It would be easy to label Scraped Knees as a collection on growing up. It would be easy to see its poetry and prose about someone finding their voice, then connect it to your own upbringing and drift back into personal moments of discovering the world. Yet for me Scraped Knees is much more; it is a book of contrasts. A collection of poetry and prose which can speak from the perspective of the young, but do it with a more mature voice. Wonder is mixed with rationality and realism. Expectation mingles with disappointment. We experience some lighter moments, but there is a weight to carry with us both before and after that lightness.
Anemic Disappointment would be an example of that weight as the speaker’s uncoordinated efforts are further highlighted by her Mother’s reminder of her own athletic exploits. Yet it’s not the rebukes or even the nature of them which leave their mark on the reader, it’s the speaker’s lack of surprise at being on the sharp end which tells the story within the story.
It’d be misleading to say the parental relationship is all-smothering though; The Smart Mouth brought me one of those all-too-rare laugh-out-loud moments I cherish in my reading, when the speaker mis-hears the word ‘prostitute’ and assumes her mother is talking about a lawyer (“No. But I thought you said prosecute! Pros. Uh. CUH-YUTE!”) – some might say our speaker was demonstrating wisdom beyond her tender years!
Although that could be written up as innocent misunderstanding, you begin to sense a rebellious voice at work. How Babies are Made gives us the cognitive dissonance of someone forced to ingest mythology and doctrine, then responds with the first real taste of ferocity experienced in the book. There’s no mistaking the passion and certainty of that voice, even when it reappears in different contexts, such as in (To Be Read in Rapid Orbit) – an appropriately instructive title, because if you can’t find your own rapid orbit then it’ll take you there:
“You were my encyclopedia,
the tome on first-time kisses
that could get you great big deals
like movies, and mags, and perfume ads
in which girls wear knee socks
and sweatshirts in the rain.”
Appropriately, there is a clear feel of a maturing voice throughout this collection. Even when it seems to be railing against those who would control and contain it, even when there is an identifiable petulance, it is coupled with reason and measure. The raw energy of Lethargy, Abridged mixes emotional response with poetic technique and confidence in a piece which is anything but lethargic.
The prose pieces within this collection are not to be underestimated, and while they occasionally serve as a break to the pace of the more energetic poems they still spin phrases which show poetry at their core. Trance contains one of my favourite examples of this; “Your hat is a wooly gray hyperbole”. What is even more distinctive about Trance is how it could be a microcosm of many of the contrasts and features of the collection as a whole. We have a narrator and a subject, to whom the words are addressed, yet we feel included as readers. Perhaps even more included than the narrator herself, who seems to be fighting differences and indifference alone.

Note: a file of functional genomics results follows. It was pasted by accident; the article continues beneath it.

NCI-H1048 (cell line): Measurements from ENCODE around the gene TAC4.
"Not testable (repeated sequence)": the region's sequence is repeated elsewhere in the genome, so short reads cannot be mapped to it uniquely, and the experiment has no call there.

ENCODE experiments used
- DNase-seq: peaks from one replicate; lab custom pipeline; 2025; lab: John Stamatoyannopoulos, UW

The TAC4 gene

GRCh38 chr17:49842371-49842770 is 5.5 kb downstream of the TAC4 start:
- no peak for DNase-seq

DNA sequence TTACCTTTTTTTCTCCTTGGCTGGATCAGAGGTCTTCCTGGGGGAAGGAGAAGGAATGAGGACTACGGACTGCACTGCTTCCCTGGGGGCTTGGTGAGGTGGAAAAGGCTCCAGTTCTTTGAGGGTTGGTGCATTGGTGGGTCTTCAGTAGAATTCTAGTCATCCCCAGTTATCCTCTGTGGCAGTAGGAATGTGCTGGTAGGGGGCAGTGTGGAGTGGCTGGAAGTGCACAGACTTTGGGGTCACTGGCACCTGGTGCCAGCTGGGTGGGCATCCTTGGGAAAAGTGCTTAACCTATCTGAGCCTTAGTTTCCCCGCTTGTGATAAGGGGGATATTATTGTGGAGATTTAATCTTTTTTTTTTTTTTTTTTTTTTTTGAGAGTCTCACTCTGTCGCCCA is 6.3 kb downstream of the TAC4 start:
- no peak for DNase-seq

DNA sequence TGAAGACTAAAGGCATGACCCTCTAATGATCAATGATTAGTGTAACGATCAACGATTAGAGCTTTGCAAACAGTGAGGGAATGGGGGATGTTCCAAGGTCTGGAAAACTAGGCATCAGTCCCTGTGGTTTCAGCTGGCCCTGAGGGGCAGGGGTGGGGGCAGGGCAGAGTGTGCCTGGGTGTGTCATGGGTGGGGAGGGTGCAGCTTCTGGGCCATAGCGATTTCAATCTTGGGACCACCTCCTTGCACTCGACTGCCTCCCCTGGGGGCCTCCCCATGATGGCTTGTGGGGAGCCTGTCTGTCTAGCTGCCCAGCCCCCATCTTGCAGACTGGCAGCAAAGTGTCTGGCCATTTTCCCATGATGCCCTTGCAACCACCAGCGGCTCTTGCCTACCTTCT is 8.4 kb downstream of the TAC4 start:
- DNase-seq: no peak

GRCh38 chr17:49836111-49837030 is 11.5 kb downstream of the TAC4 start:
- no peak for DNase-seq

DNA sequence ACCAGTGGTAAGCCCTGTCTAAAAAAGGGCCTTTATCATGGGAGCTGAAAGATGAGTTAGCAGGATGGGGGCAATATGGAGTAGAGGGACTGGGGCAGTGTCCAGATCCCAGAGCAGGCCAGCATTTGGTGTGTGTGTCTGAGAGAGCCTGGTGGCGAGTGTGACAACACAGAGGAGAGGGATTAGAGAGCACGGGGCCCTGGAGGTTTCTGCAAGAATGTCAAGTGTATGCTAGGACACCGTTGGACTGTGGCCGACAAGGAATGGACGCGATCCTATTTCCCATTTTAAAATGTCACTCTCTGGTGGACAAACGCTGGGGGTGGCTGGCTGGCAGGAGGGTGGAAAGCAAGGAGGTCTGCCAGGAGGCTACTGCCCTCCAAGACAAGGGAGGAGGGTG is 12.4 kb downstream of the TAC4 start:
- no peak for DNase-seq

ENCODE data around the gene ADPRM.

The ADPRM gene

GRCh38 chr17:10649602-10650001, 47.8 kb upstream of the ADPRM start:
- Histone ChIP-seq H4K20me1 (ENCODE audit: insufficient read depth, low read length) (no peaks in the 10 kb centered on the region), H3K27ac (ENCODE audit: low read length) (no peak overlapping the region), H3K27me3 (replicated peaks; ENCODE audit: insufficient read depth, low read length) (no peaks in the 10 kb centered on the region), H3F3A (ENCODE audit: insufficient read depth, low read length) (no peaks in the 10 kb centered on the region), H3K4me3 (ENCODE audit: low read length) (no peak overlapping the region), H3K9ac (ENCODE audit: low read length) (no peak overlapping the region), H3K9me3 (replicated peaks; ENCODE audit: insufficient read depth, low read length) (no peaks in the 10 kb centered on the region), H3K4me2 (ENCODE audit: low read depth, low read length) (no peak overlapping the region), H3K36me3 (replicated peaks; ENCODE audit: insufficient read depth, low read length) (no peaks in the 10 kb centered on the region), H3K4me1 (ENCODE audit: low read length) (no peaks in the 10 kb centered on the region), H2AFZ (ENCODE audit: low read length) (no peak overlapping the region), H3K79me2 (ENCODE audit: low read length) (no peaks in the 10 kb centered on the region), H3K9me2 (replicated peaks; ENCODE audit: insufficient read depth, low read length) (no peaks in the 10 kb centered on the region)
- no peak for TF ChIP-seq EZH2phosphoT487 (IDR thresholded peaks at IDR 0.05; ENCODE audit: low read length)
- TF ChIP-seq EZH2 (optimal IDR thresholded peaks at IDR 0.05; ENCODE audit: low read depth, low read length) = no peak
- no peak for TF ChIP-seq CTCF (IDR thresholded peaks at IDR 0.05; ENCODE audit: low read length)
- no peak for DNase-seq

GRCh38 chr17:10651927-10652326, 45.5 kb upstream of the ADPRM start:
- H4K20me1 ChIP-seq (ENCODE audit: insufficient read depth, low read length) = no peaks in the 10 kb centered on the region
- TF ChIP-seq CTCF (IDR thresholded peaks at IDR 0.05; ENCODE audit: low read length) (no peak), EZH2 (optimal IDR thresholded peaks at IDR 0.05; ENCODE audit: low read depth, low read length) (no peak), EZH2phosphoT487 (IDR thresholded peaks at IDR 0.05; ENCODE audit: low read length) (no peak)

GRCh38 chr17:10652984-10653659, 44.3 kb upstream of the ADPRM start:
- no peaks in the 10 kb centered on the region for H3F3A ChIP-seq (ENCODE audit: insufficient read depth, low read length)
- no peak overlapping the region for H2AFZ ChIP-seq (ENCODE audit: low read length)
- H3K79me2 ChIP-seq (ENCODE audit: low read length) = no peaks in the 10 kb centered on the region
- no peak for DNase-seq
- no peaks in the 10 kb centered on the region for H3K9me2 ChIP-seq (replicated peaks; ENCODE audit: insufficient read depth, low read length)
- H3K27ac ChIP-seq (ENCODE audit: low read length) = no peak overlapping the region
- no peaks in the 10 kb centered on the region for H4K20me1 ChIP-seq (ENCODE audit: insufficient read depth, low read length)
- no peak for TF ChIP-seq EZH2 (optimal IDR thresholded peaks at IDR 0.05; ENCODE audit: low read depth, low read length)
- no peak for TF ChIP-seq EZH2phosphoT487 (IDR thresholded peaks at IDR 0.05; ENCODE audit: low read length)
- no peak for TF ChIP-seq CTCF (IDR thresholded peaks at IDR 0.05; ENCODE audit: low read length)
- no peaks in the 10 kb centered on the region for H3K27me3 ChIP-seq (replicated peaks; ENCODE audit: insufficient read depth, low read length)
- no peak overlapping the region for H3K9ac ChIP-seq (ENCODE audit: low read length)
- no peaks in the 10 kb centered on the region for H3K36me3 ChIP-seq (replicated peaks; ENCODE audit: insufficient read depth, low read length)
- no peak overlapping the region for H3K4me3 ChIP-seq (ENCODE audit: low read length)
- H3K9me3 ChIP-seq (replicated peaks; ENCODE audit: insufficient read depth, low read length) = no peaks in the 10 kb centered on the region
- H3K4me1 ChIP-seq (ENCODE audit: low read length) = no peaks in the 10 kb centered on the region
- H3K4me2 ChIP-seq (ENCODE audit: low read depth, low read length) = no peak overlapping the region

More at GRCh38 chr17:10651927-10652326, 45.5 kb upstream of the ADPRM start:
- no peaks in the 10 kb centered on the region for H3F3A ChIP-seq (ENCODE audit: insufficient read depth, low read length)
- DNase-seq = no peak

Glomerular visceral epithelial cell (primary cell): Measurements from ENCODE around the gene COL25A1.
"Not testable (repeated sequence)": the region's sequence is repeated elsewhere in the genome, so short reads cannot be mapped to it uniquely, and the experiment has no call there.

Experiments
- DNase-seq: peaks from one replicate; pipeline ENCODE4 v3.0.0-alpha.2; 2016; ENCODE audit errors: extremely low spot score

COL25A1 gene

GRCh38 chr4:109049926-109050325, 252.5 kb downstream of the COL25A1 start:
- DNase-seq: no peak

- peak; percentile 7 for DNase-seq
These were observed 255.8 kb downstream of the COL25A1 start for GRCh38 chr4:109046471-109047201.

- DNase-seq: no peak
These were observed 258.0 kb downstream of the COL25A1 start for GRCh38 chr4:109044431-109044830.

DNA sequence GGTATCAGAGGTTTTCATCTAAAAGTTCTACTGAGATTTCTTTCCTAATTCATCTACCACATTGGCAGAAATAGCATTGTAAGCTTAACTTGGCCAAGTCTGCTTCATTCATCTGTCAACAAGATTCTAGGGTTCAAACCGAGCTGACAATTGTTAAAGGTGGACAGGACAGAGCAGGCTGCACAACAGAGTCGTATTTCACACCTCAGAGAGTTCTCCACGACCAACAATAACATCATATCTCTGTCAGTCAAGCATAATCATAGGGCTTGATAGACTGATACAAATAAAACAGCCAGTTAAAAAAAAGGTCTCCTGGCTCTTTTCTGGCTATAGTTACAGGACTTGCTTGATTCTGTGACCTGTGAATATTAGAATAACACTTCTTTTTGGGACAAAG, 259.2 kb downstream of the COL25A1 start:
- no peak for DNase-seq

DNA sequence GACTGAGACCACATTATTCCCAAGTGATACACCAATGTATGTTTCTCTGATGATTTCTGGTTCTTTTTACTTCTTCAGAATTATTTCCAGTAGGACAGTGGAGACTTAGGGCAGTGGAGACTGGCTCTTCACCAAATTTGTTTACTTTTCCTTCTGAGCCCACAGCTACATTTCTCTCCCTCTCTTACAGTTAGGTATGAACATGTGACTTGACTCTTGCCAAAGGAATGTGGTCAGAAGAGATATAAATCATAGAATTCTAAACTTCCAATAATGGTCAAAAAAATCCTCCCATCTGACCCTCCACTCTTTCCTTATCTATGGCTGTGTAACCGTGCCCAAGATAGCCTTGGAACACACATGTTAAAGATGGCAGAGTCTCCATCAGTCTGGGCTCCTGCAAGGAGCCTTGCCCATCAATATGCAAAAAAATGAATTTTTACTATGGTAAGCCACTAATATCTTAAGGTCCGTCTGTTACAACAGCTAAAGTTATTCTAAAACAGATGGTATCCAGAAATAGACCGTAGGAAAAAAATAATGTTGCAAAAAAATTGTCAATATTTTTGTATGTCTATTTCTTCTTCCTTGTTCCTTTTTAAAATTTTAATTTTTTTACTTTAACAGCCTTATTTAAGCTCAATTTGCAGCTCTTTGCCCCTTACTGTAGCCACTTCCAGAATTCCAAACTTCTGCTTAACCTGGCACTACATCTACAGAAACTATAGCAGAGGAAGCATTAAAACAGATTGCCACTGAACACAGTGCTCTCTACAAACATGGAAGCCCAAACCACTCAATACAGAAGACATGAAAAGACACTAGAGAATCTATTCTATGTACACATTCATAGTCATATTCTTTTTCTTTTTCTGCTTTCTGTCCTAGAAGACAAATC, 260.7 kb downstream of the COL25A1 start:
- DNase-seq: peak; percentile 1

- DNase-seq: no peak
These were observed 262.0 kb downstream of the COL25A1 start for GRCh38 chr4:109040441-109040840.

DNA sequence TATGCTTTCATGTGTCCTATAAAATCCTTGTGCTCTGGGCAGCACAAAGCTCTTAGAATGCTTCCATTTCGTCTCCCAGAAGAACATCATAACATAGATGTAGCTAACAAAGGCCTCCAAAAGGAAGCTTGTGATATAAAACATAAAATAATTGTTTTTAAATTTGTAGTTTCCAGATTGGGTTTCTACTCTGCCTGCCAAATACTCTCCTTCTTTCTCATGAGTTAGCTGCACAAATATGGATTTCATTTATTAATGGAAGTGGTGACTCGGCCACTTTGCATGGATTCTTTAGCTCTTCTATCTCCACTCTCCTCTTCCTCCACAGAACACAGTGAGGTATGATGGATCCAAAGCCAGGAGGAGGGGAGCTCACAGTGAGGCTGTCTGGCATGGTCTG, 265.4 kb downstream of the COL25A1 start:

Buoyed by the growing strength of the speaker’s voice, you might be lulled into the idea that Scraped Knees has evolved into a collection of a poet who accepts life circumstances like a warrior; I Love You, but It’s a Lie, version 289756.0 is the antithesis to that assumption, captured with a raw vulnerability which made me believe that when “the frame is breaking” it isn’t a reference to an inanimate object but a moment of re-evaluation in the greater scheme of life.
As we near the end of Scraped Knees the prevailing energy and vulnerability lingers, now mixed with an uncertainty we have yet to experience; no more so than in the questioning and challenging Hippocampal Sighs. It is now that the speaker’s consciousness of the world around her becomes even more explicit. Rusted Assurance demonstrates this in a dialogue-heavy prose piece where the contrasts are distinctive: between narrator and subject, even between the narrator’s cool professionalism and indignant anger.
It is perhaps more striking how the view of the world becomes even sharper and more attentive; one which sees the periphery as much as that which is centre-stage. In close succession, June, Advice Left in Cursive and It is All Okay are all testament to that.
Although Brown’s pretext to this book includes the disclaimer “Any resemblance to actual persons, living or dead, or actual events is purely coincidental.” I am sure of two important things: that you will find resemblance to lives you have known, and that you will agree it isn’t really coincidental to have found that resemblance, it is the hallmark of a talented writer who is able to create a collection which makes things you have never experienced seem universal.